Let’s talk about #BlackLivesMatter. Last week, I almost fell off the sofa when watching Life in Pieces; the granddad takes the kids to a new age café where a dish is featured called “black beans matter.” My husband and I make a tremendous amount of jokes at home about our cats, because Georgie (the older orange tabby) and Sylvie (the younger tuxedo cat), and they range from ginger jokes to oppressed black jokes and going way back to when Sylvie wasn’t the smartest little kitten around so he nicknamed her ‘Short Bus.’ Does this mean we love them any less? No. We don’t pit them against each other, we love and care for them as much as we do each other. Because I had a good laugh at a very serious thing, that doesn't make me callous or evil. It is giving me a chance to catch my breath and move forward. It's like telling a funny story at a funeral - the sadness is real, but we have to work toward healing too and for many, humor is a step toward that.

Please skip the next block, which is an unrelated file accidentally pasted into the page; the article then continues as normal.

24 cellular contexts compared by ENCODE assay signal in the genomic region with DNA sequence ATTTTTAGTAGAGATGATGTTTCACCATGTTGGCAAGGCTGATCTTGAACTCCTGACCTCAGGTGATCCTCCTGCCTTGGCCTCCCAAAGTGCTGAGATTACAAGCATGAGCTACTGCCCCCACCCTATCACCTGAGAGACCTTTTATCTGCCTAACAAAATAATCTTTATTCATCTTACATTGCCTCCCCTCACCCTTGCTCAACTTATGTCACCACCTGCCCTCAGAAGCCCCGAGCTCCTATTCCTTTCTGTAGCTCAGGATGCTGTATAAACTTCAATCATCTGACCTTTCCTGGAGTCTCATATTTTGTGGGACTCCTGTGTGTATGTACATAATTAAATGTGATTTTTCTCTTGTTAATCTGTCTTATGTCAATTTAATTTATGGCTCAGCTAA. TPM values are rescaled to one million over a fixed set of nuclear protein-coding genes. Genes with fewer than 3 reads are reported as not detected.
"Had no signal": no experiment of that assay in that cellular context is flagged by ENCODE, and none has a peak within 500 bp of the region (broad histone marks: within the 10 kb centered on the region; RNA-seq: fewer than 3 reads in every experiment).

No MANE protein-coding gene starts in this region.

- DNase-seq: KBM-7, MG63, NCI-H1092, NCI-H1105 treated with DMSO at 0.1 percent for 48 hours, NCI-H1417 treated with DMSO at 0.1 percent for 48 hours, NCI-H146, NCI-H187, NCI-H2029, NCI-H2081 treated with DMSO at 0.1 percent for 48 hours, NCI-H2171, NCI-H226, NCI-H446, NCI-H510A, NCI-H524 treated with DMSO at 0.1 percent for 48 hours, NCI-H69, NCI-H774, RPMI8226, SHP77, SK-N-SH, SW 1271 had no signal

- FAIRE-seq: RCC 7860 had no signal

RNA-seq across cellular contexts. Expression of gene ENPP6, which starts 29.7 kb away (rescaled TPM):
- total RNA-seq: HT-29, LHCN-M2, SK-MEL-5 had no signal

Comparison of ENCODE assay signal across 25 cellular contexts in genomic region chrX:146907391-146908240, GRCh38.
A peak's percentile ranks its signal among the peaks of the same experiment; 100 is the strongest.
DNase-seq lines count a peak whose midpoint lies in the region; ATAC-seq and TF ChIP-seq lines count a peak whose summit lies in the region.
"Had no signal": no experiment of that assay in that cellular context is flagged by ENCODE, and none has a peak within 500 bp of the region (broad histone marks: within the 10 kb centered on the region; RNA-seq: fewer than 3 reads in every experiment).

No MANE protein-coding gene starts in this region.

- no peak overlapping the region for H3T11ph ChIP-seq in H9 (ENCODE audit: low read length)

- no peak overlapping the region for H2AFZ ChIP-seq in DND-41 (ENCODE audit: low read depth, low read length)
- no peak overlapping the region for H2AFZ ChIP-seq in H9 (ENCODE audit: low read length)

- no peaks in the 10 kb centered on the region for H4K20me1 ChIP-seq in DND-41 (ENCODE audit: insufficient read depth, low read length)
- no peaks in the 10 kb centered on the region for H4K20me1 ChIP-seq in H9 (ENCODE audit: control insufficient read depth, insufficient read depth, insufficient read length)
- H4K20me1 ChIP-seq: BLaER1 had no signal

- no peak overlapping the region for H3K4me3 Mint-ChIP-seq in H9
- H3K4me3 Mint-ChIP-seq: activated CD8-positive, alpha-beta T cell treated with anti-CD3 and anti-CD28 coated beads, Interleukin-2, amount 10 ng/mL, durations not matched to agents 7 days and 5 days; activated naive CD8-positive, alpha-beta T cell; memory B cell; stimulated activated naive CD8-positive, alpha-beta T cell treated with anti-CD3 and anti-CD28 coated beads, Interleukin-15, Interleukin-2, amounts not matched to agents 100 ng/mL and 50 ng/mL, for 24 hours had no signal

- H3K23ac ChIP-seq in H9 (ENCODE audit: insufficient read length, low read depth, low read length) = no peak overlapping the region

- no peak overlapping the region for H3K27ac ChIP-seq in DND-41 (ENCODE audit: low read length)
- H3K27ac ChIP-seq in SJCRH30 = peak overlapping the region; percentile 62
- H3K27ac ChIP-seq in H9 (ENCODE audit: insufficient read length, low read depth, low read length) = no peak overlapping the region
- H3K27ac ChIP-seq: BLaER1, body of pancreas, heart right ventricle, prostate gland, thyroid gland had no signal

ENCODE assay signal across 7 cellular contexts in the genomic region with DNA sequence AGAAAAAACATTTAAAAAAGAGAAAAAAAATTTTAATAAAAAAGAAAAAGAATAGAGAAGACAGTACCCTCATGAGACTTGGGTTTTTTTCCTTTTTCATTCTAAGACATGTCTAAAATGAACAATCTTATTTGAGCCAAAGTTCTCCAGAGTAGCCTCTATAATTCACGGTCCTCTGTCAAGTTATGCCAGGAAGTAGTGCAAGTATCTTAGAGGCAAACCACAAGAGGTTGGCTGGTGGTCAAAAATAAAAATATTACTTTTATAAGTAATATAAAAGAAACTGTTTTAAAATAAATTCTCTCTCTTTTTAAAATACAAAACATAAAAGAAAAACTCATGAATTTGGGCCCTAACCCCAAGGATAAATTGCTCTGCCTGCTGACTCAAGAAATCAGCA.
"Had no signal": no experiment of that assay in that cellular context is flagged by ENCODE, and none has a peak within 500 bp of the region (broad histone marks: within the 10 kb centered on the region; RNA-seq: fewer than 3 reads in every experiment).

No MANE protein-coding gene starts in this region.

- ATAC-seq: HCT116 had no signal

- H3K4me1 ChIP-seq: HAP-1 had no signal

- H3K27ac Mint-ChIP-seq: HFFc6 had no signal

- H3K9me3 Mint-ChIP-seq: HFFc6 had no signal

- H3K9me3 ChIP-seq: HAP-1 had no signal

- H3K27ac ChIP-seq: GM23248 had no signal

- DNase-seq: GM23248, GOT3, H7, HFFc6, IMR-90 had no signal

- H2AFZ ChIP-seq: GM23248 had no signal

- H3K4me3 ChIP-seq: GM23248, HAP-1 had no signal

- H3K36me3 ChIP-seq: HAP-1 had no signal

Everyone has a sensitivity. I'm not the one to make rape jokes to, but nobody would know that just by looking at me. I know because someone made a crack about getting "raped in the ass" last week at his job. All I could do was blink. Should I get outraged? Or just take into consideration who I know him to be and its context?
Racism is about intent. If my intent is to hurt you, slight you or disregard you as being anything less than me for any reason based on your skin color, that would make me a racist. My intent Is to always laugh at our differences, our similarities and to not let the mainstream of the world dictate who we are. I listen to when my friends tell me they don’t like to hear the things that are said. I read what people say about people different from them, and it often saddens and even disgusts me. I don’t understand such a way of thinking. I see how people react and it doesn’t always jive with their words. I can’t truly speak for others, but in any situation, I am reacting to the person and their behavior, not anything else. You can be black, white or Chinese but if you act like a thug, I’m going to react to that. If you treat me with just one tiny bit of respect, you’re going to get mine in return. Not because I know you, but because you are a fellow human.